Writing about The Melvins’ 33-year career in 750 words is like trying to stuff glue back into a tube. It’s difficult, it’s messy, it’ll leave weird substances stuck to your body — basically, it’s borderline impossible. Hell, we could expend 7,500 words writing about what frontman Buzz “King Buzzo” Osborne and his longtime partner-in-crime Dale Crover have been up to in 2016 alone.
There’s the Basses Loaded album, recorded with six different bass players. The long-awaited release of deep cut Three Men and a Baby. The vinyl reissue of Melvins’ classic trio of major-label albums, Houdini, Stoner Witch and Stag. The limited-edition cassette documenting their avant-garde 2003 performance at the Walker Art Center in Minneapolis. A gut-busting appearance on Cartoon Network’s Uncle Grandpa. A forthcoming Melvins documentary, The Colossus of Destiny. A mind-blowing 39-date U.S. tour with Napalm Death and Melt Banana, followed by an extensive European tour, followed by another domestic spin around the States.
How do these 50-something sludge-metal pioneers do it? An always-on approach to creativity. A willingness to try anything, without regard to people’s perceptions. And the astute ability to hunker down and make experimental drone-core when the feeling hits — and then to get up, get out, and get something whenever the Melvins iron gets hot. Asked about the band’s endless string of 2016 tour dates, King Buzzo tells Folio Weekly Magazine, “I enjoy it more now than I did [when Melvins were younger]. I swore [touring] off early on because it didn’t really work — and when it got to the point where it would work, I said I wouldn’t do it. I didn’t want to bother with it, which is the exact opposite of how most bands operate. We didn’t start touring a lot until there was interest in the band. Which is what I would recommend, but people don’t listen to me.”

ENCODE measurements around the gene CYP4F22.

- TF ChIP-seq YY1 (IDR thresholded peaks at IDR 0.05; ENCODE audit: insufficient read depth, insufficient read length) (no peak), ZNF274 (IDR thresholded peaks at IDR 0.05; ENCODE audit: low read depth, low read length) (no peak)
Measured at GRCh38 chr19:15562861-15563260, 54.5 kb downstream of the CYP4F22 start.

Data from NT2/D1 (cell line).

Osborne’s sense of self-deprecating but self-assured humor still flourishes, particularly in the concise quips he dropped on us in an early morning phone interview from the road last week.
Folio Weekly Magazine: How’s the set list look these days?
Buzz Osborne: We’re doing two songs off the Basses Loaded record. We have a lot of records, though, so it’s hard to figure out what to play. We can’t do ’em all — thank God!
Do you change the set list each night?
No, no — Lord, no. That would not be a good thing. A lot of bands do that, but that’s not for us.
That’s the whole point of the Melvins’ 33-year existence, right? Doing exactly what you want?
Thank you for noticing.
You were very vocal about the deficiencies of last year’s HBO Kurt Cobain documentary, Montage of Heck. What do you think of the forthcoming Melvins documentary The Colossus of Eternity?
Most rock documentaries are pretty bad. We didn’t make this one, but we thought these guys [Bob Hannam and Ryan Sutherby] did a pretty good job. It’ll surprise people. Hats off to them.
You’ve said before that you like making music that inspires other musicians to make music.
That may have been a bit of an overstatement. It just happens — and that’s not a bad thing. But sometimes people send me things that I’m not particularly impressed with.
At this point, how natural is the songwriting process for you?
Still not natural. It’s like panning for gold. You spend a lot of time going through the process. But in the end it’s worth it.
As a band always associated with the experimental fringe of heavy metal, what was it like to tour with metal icons Napalm Death earlier this year?
We enjoyed the hell out of it. There wasn’t a single bad thing about it. But they’re not really a metal band — more like a performance art band.
Are you excited to get back to Jacksonville?
Jacksonville’s the place in Florida we’ve played the most, other than Gainesville — and we didn’t play Gainesville this year. So lucky you guys!
What will you and Dale and Steve McDonald do once this tour is over?
Sit around with our feet up on the coffee table, saying, “Bring out the dancing girls — and put the champagne on ice!”
And so on and so forth. Equal parts genial boy wonder and snarky genius, Osborne embodies the push and pull of this band’s far-flung career. They’ve spliced every strain of jugular-punching, eardrum-blasting hard rock into their mutated DNA at some point. They’ve skewered every attempt by the mainstream to mold The Melvins into something malleable and digestible. Unlike so many of the bands that flared up and flamed out in the mid-’90s grunge-rock cauldron, they actually stuck to their weird, heavy ways, got better with age, and managed to maintain as much normalcy as a band of sludge-obsessed Seattle misfits could. As Buzz says, “I never consider who is going to listen to my music. I always just assume I have good taste and that, if I write music that I like, other people will like it, too.”